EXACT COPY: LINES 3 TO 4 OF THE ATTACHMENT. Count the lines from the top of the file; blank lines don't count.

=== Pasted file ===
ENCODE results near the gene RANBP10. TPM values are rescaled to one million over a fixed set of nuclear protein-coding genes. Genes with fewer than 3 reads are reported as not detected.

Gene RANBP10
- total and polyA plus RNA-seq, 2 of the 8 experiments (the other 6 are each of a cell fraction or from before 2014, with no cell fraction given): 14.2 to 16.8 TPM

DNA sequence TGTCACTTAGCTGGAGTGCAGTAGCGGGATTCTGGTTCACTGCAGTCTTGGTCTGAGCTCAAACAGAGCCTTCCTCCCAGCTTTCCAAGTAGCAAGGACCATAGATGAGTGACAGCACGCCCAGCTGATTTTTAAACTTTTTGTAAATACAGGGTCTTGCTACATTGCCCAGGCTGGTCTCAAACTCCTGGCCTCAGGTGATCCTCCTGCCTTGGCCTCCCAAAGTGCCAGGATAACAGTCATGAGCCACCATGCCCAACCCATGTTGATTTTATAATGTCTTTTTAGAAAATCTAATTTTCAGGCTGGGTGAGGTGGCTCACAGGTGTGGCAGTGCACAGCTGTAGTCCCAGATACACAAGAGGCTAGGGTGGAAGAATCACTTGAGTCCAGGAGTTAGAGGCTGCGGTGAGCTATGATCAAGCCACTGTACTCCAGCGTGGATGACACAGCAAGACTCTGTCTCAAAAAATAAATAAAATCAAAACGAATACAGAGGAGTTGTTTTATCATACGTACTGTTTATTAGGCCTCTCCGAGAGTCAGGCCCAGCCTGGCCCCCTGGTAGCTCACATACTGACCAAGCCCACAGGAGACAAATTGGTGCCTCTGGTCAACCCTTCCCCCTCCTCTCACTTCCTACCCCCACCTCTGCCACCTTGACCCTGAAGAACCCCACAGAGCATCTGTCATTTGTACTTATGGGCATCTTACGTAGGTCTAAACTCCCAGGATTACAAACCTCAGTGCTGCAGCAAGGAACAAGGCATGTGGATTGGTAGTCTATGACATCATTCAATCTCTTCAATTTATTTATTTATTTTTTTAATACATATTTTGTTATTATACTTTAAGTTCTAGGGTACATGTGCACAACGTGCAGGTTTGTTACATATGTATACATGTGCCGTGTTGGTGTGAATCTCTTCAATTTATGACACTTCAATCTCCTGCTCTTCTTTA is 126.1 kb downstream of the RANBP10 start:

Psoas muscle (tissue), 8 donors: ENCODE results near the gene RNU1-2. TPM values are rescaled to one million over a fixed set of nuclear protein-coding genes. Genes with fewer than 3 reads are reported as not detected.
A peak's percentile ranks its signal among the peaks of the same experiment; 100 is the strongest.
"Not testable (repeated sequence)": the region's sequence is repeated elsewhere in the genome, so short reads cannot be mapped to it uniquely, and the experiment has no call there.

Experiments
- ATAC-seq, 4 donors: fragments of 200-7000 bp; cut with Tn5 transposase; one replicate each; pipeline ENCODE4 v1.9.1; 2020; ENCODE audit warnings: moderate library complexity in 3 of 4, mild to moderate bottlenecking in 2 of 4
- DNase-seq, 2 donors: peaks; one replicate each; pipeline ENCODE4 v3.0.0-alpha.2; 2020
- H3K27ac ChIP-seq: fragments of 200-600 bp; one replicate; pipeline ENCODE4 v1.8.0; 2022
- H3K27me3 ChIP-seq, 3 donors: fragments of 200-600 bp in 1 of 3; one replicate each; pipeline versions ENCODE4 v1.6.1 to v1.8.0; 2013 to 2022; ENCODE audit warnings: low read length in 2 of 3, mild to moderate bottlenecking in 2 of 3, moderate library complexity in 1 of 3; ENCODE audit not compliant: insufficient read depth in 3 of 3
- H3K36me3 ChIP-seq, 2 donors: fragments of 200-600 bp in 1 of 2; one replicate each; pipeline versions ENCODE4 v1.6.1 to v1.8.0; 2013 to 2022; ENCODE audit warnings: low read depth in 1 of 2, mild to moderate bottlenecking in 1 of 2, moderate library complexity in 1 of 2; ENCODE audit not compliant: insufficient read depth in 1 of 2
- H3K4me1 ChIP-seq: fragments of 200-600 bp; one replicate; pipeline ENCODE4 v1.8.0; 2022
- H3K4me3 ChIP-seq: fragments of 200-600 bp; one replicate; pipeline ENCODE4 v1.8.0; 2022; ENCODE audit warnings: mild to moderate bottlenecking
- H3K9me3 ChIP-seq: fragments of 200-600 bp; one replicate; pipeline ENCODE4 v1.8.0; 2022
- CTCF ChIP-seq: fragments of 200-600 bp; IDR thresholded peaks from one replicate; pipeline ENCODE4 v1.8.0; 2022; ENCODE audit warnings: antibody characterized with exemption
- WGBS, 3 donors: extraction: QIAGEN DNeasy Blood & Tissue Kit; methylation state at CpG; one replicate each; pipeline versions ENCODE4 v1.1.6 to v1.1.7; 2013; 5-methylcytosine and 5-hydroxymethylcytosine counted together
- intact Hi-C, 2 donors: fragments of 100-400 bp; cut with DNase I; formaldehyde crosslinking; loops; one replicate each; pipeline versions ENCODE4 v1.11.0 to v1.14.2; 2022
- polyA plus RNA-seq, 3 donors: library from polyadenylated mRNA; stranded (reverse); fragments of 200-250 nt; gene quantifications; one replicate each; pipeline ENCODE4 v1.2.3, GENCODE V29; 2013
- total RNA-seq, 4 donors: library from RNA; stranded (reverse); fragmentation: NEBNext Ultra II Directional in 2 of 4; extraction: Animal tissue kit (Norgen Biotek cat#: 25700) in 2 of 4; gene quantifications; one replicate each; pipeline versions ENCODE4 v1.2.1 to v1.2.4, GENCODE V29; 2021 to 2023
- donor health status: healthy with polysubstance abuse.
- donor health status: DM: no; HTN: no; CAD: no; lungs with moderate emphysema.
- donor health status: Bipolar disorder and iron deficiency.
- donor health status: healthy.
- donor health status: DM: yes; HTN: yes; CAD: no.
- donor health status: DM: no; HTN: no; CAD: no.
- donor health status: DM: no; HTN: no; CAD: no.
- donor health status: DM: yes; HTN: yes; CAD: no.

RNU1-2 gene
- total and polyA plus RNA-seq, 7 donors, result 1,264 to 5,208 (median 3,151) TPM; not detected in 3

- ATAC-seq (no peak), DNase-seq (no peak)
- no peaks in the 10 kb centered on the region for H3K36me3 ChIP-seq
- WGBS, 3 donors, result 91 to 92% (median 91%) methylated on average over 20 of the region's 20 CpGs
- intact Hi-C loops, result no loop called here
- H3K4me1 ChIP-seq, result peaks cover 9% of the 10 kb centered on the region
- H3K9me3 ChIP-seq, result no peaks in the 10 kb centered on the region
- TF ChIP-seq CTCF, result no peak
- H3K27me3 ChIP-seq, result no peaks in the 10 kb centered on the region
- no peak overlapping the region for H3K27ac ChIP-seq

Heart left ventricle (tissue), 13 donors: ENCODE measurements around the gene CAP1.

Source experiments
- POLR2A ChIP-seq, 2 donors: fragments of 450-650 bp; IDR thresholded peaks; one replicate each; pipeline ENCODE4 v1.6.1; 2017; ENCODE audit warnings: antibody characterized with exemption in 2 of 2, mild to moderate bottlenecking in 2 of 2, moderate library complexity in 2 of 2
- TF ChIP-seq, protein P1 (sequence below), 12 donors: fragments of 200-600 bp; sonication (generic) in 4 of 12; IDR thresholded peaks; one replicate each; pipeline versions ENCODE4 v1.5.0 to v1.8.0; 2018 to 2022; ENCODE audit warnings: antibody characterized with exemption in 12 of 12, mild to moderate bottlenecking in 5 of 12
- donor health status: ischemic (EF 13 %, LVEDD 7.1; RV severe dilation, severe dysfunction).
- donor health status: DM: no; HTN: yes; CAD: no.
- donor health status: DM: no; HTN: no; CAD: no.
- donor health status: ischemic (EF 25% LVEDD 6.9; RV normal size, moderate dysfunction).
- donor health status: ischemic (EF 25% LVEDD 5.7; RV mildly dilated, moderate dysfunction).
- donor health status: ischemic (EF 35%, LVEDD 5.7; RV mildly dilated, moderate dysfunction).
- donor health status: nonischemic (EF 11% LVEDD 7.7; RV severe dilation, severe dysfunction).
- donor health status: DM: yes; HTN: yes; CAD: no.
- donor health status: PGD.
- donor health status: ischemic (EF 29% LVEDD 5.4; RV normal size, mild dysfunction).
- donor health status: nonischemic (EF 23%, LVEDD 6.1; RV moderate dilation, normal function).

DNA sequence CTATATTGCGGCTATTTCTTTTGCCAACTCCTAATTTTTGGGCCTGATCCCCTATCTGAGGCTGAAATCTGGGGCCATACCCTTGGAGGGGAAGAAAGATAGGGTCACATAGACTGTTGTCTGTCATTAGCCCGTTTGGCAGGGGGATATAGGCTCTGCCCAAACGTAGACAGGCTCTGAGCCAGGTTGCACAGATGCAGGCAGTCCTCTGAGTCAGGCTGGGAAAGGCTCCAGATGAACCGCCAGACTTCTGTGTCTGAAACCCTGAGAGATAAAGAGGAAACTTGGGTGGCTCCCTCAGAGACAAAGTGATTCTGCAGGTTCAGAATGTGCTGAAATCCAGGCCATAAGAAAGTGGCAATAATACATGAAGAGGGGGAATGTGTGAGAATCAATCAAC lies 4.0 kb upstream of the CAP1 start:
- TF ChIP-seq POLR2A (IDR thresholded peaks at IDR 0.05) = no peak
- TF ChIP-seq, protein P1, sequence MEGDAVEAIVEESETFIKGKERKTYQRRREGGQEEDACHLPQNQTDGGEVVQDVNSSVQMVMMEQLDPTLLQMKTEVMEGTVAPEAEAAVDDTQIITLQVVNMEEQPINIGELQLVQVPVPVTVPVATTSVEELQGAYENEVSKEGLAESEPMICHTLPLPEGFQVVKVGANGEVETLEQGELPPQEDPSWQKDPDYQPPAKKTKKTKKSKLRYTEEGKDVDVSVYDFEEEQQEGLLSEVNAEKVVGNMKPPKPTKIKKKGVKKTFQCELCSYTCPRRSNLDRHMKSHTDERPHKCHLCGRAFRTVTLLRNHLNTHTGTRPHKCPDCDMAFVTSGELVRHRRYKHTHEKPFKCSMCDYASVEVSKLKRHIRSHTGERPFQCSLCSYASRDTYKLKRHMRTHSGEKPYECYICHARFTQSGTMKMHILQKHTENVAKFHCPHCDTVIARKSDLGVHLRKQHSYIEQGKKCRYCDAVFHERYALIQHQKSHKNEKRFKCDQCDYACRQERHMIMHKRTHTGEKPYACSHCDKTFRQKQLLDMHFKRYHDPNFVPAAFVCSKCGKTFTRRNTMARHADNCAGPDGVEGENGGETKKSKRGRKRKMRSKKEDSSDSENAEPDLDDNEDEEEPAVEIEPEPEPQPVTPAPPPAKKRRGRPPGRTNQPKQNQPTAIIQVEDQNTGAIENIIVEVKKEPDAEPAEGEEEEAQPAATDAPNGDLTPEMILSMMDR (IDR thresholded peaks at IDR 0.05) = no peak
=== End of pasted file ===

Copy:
- total and polyA plus RNA-seq, 2 of the 8 experiments (the other 6 are each of a cell fraction or from before 2014, with no cell fraction given): 14.2 to 16.8 TPM

DNA sequence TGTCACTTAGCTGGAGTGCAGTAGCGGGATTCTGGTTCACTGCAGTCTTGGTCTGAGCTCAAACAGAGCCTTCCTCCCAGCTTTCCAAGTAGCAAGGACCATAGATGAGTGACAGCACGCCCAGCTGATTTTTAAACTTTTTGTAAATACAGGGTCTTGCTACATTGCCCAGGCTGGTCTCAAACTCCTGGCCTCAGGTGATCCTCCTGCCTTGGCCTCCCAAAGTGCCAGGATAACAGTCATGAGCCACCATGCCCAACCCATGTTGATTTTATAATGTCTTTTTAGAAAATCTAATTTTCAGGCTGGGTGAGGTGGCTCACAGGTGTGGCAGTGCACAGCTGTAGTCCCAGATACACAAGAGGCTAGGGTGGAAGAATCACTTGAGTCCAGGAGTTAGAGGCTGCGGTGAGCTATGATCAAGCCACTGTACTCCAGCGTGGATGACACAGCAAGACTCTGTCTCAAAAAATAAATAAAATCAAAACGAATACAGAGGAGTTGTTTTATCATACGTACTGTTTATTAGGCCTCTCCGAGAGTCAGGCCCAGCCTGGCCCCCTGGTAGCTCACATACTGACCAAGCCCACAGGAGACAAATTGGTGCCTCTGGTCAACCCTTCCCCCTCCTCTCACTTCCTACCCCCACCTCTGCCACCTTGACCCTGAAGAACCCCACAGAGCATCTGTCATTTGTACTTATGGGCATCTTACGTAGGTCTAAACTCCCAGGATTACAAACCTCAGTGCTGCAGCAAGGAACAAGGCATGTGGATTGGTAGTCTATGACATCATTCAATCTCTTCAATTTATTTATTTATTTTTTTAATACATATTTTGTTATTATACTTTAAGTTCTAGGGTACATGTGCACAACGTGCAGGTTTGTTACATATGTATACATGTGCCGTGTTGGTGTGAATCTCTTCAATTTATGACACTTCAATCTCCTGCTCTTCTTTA is 126.1 kb downstream of the RANBP10 start: